However, to my horror, last week a post popped up on Facebook from our local council saying it was time to apply for the next school starting academic year 2017.  I'm not emotionally prepared for this, and am definitely not equipped with the knowledge to make those choices.  Information tends to come from speaking to parents with older children and visits to the school, and hours and hours searching the internet.

We live in, I think, the only county in England still to retain the three-tier school system of Lower, Middle and Upper school so it means changing schools even more often.

Thankfully, this task has just got a whole lot easier with the launch of School Reviewer, a website which brings together all the useful information into one place.  You can search for catchment areas - great if you're planning a house move, and it will be really useful to see where all our new housing developments fall for school places - then delve down deeper for each individual school and research their Ofsted inspections, academic attainments and read reviews and comments from other parents.

The site is still new and growing but as it begins to get more populated I can really see the benefit in the reviews and also the school forums where you can chat to other parents about school specific issues.  There's also a great feature of a buying and selling section where you can sell on old uniform, kit and equipment (just think of all those play costumes that only ever get worn once then confined to the dressing up box never to be seen again!) This facility is free of charge with no commission and knowing you're selling to local parents, it will be easy to arrange drop off and collection of goods, again keeping the costs down. You can communicate securely via their communication hub and liaise with your buyer or seller.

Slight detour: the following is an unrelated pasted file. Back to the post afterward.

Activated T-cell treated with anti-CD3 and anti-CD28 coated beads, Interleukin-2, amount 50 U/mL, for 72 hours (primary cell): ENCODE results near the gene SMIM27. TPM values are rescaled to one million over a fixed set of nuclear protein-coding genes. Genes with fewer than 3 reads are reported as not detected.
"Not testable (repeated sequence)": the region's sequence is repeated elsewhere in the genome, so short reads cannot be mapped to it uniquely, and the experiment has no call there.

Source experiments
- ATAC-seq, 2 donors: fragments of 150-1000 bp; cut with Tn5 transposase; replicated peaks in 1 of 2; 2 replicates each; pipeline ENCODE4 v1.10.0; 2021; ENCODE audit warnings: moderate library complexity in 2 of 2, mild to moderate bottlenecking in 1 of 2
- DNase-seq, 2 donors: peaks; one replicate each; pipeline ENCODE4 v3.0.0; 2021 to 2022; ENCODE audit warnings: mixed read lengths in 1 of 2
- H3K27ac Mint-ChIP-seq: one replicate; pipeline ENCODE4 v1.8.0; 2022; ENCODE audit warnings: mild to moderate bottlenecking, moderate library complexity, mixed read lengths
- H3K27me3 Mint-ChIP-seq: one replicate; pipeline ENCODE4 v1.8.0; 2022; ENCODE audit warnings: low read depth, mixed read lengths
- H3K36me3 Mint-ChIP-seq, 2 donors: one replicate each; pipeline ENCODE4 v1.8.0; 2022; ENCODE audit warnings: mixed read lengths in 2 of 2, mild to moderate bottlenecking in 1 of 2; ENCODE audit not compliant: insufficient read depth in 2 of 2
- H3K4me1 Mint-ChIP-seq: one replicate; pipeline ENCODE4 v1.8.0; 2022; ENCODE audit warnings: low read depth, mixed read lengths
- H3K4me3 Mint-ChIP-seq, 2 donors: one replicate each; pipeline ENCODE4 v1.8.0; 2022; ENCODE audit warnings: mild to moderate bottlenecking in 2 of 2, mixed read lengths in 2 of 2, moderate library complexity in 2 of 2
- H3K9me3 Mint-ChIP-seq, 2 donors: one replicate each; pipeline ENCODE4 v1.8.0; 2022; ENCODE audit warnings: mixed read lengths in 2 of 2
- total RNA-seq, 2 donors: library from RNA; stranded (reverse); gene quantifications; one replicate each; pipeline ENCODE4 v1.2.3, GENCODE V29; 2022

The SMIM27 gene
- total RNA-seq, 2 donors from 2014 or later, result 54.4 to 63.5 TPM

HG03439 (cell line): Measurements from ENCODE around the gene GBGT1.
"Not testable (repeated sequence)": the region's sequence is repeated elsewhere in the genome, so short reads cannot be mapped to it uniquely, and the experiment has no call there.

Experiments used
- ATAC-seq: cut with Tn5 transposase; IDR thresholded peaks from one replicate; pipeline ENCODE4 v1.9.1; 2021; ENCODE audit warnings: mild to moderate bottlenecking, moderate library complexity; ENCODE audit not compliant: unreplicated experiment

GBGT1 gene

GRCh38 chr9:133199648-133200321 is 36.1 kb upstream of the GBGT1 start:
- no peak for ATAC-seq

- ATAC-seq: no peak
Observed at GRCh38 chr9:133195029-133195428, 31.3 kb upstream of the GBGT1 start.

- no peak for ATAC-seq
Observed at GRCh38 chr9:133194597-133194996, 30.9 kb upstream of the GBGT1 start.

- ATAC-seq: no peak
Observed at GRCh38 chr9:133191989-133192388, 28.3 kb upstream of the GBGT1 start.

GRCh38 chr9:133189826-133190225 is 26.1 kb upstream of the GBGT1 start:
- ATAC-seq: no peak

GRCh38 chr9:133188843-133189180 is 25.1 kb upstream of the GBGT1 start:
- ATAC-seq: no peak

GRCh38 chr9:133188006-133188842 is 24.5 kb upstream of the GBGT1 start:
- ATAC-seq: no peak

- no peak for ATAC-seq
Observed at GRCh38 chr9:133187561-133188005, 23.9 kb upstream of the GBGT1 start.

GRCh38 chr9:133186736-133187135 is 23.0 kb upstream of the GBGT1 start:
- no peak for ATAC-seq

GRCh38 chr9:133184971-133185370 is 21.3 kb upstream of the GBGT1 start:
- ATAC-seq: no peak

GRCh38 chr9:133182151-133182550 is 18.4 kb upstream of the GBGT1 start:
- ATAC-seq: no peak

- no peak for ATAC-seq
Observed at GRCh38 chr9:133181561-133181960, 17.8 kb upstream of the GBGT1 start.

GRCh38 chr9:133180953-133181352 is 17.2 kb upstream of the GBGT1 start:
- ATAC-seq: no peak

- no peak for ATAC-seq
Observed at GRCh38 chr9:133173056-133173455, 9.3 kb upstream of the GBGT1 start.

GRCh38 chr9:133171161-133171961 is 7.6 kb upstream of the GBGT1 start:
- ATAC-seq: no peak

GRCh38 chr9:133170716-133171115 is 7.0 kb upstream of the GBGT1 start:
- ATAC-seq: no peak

But School Reviewer does so much more too.  There's a section where you'll be able to search for qualified tutors if you're looking for extra tuition.  If you're a private tutor do register as it is a great way to get more visibility. The service is free to both provider and user and parents can rest assured that those registered have provided their full credentials and DBS certification.

Thinking ahead to SATS and exams, there are example test papers available online, written by teachers who have experience in both setting and marking the questions.  The SATS tests available are currently free so they are a great walk-through preparation for your child, allowing them to practice at home. There are also GSCE papers available to try out at £4.99 each which I think is a small price to pay for the experience and peace of mind they will give.

There's also a really informative blog section giving lots of topical tips and ideas like preparing for the first day at school.

I think this website has huge potential, but like anything of this kind it's only as good as the people who populate it. So get on there, start using it and maybe leave a helpful review for a fellow parent who's considering your school. Start listing all that uniform you've just discovered no longer fits, or take the bold step to post the first question in the parent's forum for your child's school - who knows where it will lead!